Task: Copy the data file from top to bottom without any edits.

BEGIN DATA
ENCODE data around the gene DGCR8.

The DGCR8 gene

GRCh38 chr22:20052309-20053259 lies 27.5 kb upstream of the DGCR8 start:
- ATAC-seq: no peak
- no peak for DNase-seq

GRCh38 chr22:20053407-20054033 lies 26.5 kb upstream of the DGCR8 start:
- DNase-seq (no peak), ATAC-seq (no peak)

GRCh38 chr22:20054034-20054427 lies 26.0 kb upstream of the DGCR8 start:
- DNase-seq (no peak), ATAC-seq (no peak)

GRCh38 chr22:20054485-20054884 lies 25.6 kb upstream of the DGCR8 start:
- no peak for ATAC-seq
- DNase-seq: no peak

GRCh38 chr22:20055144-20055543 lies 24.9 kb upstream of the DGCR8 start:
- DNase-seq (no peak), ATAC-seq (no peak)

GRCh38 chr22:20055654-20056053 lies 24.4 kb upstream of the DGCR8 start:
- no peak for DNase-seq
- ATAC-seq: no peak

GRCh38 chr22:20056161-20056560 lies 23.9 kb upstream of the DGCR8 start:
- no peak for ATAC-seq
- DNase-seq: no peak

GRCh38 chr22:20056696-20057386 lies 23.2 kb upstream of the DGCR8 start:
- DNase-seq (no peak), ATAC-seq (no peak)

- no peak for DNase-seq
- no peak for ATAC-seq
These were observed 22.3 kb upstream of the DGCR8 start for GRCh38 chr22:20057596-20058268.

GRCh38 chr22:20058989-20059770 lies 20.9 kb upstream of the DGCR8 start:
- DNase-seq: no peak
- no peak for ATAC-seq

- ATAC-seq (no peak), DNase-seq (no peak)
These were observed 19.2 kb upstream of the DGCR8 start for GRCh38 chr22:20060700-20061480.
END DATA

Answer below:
ENCODE data around the gene DGCR8.

The DGCR8 gene

GRCh38 chr22:20052309-20053259 lies 27.5 kb upstream of the DGCR8 start:
- ATAC-seq: no peak
- no peak for DNase-seq

GRCh38 chr22:20053407-20054033 lies 26.5 kb upstream of the DGCR8 start:
- DNase-seq (no peak), ATAC-seq (no peak)

GRCh38 chr22:20054034-20054427 lies 26.0 kb upstream of the DGCR8 start:
- DNase-seq (no peak), ATAC-seq (no peak)

GRCh38 chr22:20054485-20054884 lies 25.6 kb upstream of the DGCR8 start:
- no peak for ATAC-seq
- DNase-seq: no peak

GRCh38 chr22:20055144-20055543 lies 24.9 kb upstream of the DGCR8 start:
- DNase-seq (no peak), ATAC-seq (no peak)

GRCh38 chr22:20055654-20056053 lies 24.4 kb upstream of the DGCR8 start:
- no peak for DNase-seq
- ATAC-seq: no peak

GRCh38 chr22:20056161-20056560 lies 23.9 kb upstream of the DGCR8 start:
- no peak for ATAC-seq
- DNase-seq: no peak

GRCh38 chr22:20056696-20057386 lies 23.2 kb upstream of the DGCR8 start:
- DNase-seq (no peak), ATAC-seq (no peak)

- no peak for DNase-seq
- no peak for ATAC-seq
These were observed 22.3 kb upstream of the DGCR8 start for GRCh38 chr22:20057596-20058268.

GRCh38 chr22:20058989-20059770 lies 20.9 kb upstream of the DGCR8 start:
- DNase-seq: no peak
- no peak for ATAC-seq

- ATAC-seq (no peak), DNase-seq (no peak)
These were observed 19.2 kb upstream of the DGCR8 start for GRCh38 chr22:20060700-20061480.